Monday, June 12, 2006


Yukata girls
The 2nd 3rd and 4th of June each year are dedicated to a "summer" festival here in Hiroshima called Toukasan. It marks the beginning of the Yukata "season". Yukata are light cotton robes similar to Kimono and the girls all come out looking wonderful, boys also don the robes or wear Jimbei, which look like pijamas and for the more traditional man, they are. Jimbei are a two piece shorts and crossover short sleeve top outfit which look dead comfy, both yukata and jimbei are worn with Japanese wooden sandles called Geta. These look interesting but comfort wise...little cutie

A perhaps new tradition that has evolved is the inclusion of "Perikura". A photo booth that takes a bunch of photos of you and your friends pulling all sorts of faces and poses and which you then get to edit and manipulate however you want. A fun pastime which is bombarded with groups of yukata clad girls vying for the best machine, and jostling each other (in an orderly fashion of course) for a view of themselves in the mirror before they commit to it being saved for eternity. Yes we joined the queue of youngsters in our civvys and dragged some poor innocents into our photos aswell. They practiced their English and pulled faces with the gaijin, all the while giggling with their friends waiting patiently outside. We edited, we laughed, we said goodnight to which they replied "Have a goodtime!", not bad Engrish!!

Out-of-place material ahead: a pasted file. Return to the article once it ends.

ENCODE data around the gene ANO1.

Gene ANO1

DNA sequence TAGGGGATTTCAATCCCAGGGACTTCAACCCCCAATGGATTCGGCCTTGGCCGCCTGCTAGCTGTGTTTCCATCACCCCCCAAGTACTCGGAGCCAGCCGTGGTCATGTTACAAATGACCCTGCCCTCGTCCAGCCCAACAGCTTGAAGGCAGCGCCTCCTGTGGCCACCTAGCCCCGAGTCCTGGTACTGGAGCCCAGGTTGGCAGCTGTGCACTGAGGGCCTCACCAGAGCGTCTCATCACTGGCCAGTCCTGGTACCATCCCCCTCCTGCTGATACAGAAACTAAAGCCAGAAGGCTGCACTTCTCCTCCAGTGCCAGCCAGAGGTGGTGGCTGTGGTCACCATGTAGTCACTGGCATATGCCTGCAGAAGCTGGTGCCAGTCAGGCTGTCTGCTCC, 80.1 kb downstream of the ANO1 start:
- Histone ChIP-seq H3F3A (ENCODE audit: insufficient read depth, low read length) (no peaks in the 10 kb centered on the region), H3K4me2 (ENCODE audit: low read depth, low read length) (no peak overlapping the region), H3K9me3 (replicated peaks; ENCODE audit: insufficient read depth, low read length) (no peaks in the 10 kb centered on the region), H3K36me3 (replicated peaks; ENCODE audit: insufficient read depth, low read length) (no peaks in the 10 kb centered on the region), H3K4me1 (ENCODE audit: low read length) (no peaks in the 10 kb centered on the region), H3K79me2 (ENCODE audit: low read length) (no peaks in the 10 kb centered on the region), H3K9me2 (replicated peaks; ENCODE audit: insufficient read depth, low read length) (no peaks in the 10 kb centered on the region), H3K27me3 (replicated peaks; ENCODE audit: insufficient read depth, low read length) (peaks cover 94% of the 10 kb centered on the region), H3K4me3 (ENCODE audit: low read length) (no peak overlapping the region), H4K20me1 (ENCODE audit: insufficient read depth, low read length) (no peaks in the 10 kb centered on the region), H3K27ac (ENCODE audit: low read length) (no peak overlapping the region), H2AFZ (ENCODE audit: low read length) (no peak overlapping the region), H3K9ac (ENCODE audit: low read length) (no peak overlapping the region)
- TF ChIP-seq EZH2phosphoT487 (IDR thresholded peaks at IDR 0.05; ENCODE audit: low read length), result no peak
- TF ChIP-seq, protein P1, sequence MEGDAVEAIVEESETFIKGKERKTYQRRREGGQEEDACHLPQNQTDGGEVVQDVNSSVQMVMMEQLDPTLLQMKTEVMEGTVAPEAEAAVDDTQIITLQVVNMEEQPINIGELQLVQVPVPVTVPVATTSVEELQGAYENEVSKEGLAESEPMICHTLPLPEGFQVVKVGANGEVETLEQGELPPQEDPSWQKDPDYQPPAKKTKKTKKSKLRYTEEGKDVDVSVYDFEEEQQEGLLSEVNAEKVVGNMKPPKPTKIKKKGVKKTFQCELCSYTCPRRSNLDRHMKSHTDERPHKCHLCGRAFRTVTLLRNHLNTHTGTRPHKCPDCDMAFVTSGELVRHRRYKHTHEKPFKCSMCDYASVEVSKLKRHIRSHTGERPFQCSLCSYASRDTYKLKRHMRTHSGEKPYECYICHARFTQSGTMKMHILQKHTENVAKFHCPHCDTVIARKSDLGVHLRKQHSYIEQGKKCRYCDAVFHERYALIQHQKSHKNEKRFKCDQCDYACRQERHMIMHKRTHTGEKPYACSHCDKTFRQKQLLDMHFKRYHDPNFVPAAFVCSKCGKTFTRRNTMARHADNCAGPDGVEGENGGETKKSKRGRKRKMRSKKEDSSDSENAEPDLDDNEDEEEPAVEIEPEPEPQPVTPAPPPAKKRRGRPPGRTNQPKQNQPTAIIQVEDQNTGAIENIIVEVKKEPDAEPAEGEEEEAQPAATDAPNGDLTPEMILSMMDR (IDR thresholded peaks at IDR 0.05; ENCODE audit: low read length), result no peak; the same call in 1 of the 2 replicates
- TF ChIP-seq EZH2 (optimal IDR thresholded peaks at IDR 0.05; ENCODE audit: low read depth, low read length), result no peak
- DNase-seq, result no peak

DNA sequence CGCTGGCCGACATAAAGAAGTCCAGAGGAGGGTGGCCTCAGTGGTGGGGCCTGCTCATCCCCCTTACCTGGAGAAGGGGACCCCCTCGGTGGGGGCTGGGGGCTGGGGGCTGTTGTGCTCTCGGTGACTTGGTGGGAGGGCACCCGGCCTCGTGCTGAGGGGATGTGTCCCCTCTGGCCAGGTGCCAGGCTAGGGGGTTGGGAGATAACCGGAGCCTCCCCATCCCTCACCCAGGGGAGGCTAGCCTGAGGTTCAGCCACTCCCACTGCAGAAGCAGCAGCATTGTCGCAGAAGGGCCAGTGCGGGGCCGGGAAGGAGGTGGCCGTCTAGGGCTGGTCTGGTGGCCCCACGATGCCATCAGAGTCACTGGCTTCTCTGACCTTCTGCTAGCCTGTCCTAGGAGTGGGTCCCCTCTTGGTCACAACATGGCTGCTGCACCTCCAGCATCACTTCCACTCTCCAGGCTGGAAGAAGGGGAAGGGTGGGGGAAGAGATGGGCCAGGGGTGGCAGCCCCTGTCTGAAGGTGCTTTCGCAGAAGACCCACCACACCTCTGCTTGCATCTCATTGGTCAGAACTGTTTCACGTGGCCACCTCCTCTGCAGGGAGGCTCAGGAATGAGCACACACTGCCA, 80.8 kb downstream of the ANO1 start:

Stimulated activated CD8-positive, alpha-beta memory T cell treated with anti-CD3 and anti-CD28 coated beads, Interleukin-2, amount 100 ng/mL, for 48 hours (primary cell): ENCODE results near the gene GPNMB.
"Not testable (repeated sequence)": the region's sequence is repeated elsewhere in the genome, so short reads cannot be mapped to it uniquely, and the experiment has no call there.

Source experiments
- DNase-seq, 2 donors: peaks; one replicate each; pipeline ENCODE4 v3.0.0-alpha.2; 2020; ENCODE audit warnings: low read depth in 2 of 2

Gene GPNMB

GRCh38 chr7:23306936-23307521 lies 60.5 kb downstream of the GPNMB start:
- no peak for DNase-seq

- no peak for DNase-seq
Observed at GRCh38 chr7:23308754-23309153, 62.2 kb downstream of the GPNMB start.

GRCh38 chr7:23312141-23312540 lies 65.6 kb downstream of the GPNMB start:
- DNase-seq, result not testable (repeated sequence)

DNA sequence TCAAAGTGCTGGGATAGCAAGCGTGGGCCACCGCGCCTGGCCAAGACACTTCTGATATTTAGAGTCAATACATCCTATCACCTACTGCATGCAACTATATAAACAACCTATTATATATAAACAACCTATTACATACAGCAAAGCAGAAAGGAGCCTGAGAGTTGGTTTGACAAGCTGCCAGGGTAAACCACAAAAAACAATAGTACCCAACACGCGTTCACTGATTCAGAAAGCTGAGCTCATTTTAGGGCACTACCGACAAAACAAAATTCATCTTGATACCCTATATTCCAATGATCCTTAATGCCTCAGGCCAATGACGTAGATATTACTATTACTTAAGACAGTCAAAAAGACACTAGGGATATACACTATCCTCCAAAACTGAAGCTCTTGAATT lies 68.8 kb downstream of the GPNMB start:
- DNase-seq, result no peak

Perikura meets tradition
Perikura meets tradition,
originally uploaded by mobile maori,

There are a bizillion and one stalls with various fare on display, goodies to be won and games a plenty to be played. Of course there is a purpose to this, its not just to show off your latest fashion, its a chance to visit the temple and pray for luck. Perhaps in the old days this meant a good harvest, healthy children etc, but times they have changed, and I imagine now its more a case of "I need a girlfriend/boyfriend/wife/husband" or more money or just plain "more". After one has paid tribute, a fortune can be retrieved. If it is a good fortune you keep it for prosperity, if bad you tie it to a tree to disintegrate with the seasons. How truely naturalistic, poor tree though- think of all those misfortunes that plague it/them on an annual basis!
the queue for luck
the queue for luck,
originally uploaded by mobile maori.

Along with the stalls of fun, we were treated to a night of dancing Japanese style. We saw two ends of tradition; quaint and sedate vs loud and ultra vigorous. The former being a type of stick dance and some kind of fan dancey thing, the latter being a "Fighting Samurai Fisherman" boisterous event. This wonderfully loud yet traditional Hokkaido dance is called Soranbushi and tis most fun to watch!
Fan Dance Stick Dance

A different side of Japan. Tradition meets contemporary. A country with many faces. Aahh bless!!

1 comment:

Vernon said...

I didn't even know that toukasan was not nationwide until speaking to a Tokyo friend, who had no idea what I was talking about.

Lovely traditions, both new and old.